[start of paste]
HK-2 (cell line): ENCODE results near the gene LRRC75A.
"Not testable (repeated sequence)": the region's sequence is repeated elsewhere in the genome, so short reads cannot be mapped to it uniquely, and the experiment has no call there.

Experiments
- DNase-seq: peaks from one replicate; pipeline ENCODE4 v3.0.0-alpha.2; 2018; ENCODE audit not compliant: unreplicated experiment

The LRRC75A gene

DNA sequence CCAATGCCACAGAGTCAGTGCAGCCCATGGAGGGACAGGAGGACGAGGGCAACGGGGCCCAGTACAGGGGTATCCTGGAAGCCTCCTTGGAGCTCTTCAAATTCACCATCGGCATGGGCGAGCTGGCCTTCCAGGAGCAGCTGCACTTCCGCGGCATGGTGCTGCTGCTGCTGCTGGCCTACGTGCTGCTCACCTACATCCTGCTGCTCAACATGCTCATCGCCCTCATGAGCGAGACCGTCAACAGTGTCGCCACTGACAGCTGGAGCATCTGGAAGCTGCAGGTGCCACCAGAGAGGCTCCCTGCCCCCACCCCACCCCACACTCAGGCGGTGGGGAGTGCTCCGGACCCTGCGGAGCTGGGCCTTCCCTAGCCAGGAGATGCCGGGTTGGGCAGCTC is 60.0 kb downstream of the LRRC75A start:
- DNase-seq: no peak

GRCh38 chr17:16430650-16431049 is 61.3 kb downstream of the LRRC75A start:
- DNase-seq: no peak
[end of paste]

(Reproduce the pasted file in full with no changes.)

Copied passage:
HK-2 (cell line): ENCODE results near the gene LRRC75A.
"Not testable (repeated sequence)": the region's sequence is repeated elsewhere in the genome, so short reads cannot be mapped to it uniquely, and the experiment has no call there.

Experiments
- DNase-seq: peaks from one replicate; pipeline ENCODE4 v3.0.0-alpha.2; 2018; ENCODE audit not compliant: unreplicated experiment

The LRRC75A gene

DNA sequence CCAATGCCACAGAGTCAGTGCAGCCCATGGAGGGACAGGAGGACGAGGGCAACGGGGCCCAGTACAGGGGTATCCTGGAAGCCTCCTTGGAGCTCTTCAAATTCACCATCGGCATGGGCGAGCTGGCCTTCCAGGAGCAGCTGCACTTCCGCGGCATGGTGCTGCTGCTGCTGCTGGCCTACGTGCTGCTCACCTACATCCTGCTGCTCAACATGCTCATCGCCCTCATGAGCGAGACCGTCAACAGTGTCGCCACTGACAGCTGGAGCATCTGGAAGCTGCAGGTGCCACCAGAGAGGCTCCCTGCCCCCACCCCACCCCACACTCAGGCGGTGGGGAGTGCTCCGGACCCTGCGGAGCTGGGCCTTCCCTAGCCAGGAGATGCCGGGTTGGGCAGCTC is 60.0 kb downstream of the LRRC75A start:
- DNase-seq: no peak

GRCh38 chr17:16430650-16431049 is 61.3 kb downstream of the LRRC75A start:
- DNase-seq: no peak